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Keesler hosts diversity, STEM outreach for JROTC students

  • Published
  • By Airman 1st Class Duncan McElroy
  • 81st Training Wing Public Affairs
A diversity outreach and Science, Technology, Engineering, and Mathematics program was held Sept. 19, in the fuel cell hangar here.

Approximately 250 Junior ROTC cadets from 10 different area schools attended the day to learn how the Air Force and Keesler apply the latest technology on a daily basis to complete different missions.

STEM is an interdisciplinary, hands-on approach to learning about real-world applications of its four core concepts. The Air Force has always been on the cutting edge of the latest technology and science, and hosting this event allowed Keesler to show off how STEM applies in the military.

Diversity Day was one of several events held in celebration of the 67th Air Force Birthday and Wingman Day.

"STEM is one of the hot topics in schools right now; it's huge," said Gerald Cross, school liaison officer at the Airman and Family Readiness Center here. "Everything we do in the Air Force is tied to STEM, and this gives kids a chance to come inside the gate and see how we apply it every single day."

Ten different Air Force careers were represented at the event. The Air Force Office of Special Investigations, medical laboratory, medical simulations, security forces, fire department, cyber warfare, weather, air traffic control, Air Force recruiting services and aircraft maintainers and loadmasters with a C-130 static display shared career stories with the cadets.

Each career field gave a presentation featuring an overview of the job, hands-on demonstrations and a question and answer segment. Varied activities like studying crime scene photos with AFOSI agents, breaching a door with security forces, looking through microscopes with lab technicians, donning fire retardant gear and doing pushups with firefighters, and climbing into the cockpit of the C-130 static display helped show off the diversity of the Air Force's careers and people while keeping the students active and engaged.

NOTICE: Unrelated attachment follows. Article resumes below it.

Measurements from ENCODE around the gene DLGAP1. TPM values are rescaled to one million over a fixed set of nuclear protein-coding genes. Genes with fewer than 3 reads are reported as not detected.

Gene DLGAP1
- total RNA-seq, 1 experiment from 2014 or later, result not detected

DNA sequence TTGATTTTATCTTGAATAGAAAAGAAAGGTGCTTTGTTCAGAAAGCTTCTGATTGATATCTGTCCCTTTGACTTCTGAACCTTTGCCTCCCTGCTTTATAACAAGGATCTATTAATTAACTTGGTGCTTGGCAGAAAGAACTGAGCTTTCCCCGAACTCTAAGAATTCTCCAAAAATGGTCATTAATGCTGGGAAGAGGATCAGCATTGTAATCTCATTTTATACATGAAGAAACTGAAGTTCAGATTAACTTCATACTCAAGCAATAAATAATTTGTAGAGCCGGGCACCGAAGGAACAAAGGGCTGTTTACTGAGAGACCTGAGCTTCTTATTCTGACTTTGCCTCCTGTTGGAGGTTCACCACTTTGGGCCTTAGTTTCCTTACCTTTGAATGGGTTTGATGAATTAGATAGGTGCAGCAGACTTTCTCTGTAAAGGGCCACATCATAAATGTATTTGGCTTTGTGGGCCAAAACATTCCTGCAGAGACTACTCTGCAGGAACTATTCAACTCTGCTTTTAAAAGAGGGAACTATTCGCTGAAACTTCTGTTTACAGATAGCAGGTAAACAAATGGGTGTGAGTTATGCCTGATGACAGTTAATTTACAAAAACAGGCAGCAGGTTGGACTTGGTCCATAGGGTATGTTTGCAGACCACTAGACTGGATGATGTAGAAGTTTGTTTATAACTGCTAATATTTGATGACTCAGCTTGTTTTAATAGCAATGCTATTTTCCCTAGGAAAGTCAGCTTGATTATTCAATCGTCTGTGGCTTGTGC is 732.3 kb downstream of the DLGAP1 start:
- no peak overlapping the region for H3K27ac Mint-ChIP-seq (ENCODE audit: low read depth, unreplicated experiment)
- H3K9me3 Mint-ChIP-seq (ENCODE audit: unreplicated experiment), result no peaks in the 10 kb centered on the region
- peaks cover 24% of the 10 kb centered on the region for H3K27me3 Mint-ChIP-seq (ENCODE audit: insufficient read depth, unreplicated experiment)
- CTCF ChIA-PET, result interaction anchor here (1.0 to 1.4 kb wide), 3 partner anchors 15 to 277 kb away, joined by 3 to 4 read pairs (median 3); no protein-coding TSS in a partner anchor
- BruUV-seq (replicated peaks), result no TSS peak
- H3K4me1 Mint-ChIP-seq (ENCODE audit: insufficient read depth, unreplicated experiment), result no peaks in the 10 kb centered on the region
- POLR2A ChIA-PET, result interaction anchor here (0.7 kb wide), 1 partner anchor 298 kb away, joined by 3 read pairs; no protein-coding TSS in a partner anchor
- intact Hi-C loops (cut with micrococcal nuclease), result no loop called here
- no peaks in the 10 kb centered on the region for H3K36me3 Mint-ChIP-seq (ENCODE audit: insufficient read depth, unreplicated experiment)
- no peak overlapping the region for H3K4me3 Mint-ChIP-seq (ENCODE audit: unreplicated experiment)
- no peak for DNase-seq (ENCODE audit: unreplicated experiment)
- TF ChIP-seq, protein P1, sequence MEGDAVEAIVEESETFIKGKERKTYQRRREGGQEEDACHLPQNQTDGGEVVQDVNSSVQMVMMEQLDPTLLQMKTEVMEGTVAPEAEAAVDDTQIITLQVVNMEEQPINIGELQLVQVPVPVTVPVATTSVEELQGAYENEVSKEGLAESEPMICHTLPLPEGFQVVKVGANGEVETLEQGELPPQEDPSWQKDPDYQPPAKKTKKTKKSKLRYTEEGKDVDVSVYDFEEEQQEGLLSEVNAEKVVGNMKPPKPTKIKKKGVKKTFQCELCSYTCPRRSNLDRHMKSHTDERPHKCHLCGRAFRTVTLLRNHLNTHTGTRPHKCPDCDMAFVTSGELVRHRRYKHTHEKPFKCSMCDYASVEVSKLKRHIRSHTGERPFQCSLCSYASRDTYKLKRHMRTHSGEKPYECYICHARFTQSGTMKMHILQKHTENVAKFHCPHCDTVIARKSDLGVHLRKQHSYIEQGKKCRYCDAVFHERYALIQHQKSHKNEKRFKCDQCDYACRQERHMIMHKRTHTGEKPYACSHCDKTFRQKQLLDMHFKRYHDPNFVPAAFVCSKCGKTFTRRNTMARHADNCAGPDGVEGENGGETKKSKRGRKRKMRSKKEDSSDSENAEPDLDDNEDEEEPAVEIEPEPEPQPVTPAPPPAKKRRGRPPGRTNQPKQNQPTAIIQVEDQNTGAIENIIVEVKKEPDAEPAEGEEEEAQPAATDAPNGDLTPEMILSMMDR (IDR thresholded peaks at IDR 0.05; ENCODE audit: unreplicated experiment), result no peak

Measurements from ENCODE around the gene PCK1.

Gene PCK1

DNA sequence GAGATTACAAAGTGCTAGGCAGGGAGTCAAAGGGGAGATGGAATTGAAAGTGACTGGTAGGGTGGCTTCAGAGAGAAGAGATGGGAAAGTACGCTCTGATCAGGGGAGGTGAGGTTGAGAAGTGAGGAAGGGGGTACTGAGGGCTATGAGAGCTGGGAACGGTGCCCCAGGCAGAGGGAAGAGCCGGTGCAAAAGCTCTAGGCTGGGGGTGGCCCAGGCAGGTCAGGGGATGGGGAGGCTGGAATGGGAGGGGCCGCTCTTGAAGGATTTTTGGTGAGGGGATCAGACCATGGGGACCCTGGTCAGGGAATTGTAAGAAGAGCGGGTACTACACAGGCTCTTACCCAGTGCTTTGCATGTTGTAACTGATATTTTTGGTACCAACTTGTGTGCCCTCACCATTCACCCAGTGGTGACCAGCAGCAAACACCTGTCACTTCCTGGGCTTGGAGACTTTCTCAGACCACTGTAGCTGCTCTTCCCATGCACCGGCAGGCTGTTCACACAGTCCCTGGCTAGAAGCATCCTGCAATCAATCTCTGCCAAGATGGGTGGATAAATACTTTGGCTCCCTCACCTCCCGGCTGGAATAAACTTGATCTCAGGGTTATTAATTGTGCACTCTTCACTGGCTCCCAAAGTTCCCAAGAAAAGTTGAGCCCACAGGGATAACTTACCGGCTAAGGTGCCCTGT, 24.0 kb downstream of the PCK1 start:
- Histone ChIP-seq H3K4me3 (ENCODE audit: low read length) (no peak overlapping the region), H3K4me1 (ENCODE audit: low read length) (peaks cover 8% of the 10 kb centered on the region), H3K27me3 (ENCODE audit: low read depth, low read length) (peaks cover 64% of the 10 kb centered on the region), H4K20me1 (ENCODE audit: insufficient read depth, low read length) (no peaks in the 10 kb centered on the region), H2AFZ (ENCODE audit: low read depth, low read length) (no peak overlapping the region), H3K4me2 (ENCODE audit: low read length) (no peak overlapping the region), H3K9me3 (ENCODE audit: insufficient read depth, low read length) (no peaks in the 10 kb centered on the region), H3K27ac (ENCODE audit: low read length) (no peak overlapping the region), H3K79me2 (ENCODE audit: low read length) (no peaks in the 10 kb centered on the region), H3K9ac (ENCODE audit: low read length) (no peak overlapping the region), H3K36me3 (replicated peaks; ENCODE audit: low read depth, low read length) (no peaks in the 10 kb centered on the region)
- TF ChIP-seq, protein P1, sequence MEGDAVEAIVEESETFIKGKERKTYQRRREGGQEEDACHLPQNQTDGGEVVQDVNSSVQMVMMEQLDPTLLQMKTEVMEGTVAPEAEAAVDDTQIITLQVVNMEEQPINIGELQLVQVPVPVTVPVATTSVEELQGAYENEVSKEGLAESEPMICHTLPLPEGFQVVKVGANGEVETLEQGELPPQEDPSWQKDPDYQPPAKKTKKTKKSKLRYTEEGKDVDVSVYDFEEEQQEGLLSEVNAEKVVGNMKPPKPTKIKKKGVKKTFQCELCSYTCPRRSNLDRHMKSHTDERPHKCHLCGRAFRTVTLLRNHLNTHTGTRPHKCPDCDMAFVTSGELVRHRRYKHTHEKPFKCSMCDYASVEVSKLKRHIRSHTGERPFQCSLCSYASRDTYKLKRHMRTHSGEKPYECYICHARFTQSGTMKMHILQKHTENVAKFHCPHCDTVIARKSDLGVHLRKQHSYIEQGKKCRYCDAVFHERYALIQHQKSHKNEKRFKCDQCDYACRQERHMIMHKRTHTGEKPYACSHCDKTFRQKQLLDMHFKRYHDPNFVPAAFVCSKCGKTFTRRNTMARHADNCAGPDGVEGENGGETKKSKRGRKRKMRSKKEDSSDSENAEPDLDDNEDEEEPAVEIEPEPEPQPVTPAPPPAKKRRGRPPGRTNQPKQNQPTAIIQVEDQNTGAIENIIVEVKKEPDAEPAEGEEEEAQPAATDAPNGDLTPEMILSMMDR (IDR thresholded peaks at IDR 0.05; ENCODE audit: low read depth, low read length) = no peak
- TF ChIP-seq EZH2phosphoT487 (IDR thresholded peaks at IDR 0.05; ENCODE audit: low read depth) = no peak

"This was important for Keesler because they were able to see exactly what some careers do on a day-to-day basis," said Staff Sgt. Clifford Roy, 331st Recruiting Squadron recruiter, Maxwell-Gunter Air Force Base, Montgomery, Alabama. "The 81st (Training Wing) was able to showcase many things that aren't seen regularly such as AFOSI, security forces, and the medical laboratory. It was great for the Air Force because it showed the overall support for the mission."

"The Air Force is a varied group of people who all work together," said Cross. "We want to help maintain and increase the diversity in the Air Force, which is why we have events like this with recruiting services there to help us out."

In addition to the presentations, other activities included a military working dog demonstration during lunch, presentations of robotics kits for each JROTC group to work on, and a pushup/pull-up contest complete with trophies for cadets to take back to their schools.

"This was an easy event to put together," said Cross. "We had great support from the schools and motivated career field presenters. Everyone had a high level of motivation."

"I think it's awesome how they put this on for everyone," said Navy JROTC Cadet Luke Miller, Gautier High School senior and recent Navy enlistee. "It's really good for all the schools. My favorite part was the security forces exhibit."

Though the event was only a day long, the JROTC students were able to see how their applied STEM skills apply directly to the Air Force; potentially inspiring them to join the ranks of future Airmen.

"It was nice to show the students of the Gulf Coast that we all bring unique efforts to the mission and we are all equally important to the world's greatest Air Force," said Roy.